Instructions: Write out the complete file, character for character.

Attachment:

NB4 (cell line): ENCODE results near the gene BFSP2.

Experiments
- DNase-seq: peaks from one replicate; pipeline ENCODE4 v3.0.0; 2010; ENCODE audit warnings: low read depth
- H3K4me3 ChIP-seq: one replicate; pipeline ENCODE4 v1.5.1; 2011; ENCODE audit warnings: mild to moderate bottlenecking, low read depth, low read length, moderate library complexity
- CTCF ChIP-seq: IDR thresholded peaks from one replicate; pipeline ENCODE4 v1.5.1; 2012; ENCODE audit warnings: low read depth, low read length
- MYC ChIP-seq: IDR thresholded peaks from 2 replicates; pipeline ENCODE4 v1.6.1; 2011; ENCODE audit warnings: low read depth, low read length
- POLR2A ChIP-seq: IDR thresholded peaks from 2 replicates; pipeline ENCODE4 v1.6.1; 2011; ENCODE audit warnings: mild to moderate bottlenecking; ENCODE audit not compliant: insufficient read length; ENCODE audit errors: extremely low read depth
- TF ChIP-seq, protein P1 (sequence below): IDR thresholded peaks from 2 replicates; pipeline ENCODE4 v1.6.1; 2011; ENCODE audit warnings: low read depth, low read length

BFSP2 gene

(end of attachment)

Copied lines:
NB4 (cell line): ENCODE results near the gene BFSP2.

Experiments
- DNase-seq: peaks from one replicate; pipeline ENCODE4 v3.0.0; 2010; ENCODE audit warnings: low read depth
- H3K4me3 ChIP-seq: one replicate; pipeline ENCODE4 v1.5.1; 2011; ENCODE audit warnings: mild to moderate bottlenecking, low read depth, low read length, moderate library complexity
- CTCF ChIP-seq: IDR thresholded peaks from one replicate; pipeline ENCODE4 v1.5.1; 2012; ENCODE audit warnings: low read depth, low read length
- MYC ChIP-seq: IDR thresholded peaks from 2 replicates; pipeline ENCODE4 v1.6.1; 2011; ENCODE audit warnings: low read depth, low read length
- POLR2A ChIP-seq: IDR thresholded peaks from 2 replicates; pipeline ENCODE4 v1.6.1; 2011; ENCODE audit warnings: mild to moderate bottlenecking; ENCODE audit not compliant: insufficient read length; ENCODE audit errors: extremely low read depth
- TF ChIP-seq, protein P1 (sequence below): IDR thresholded peaks from 2 replicates; pipeline ENCODE4 v1.6.1; 2011; ENCODE audit warnings: low read depth, low read length

BFSP2 gene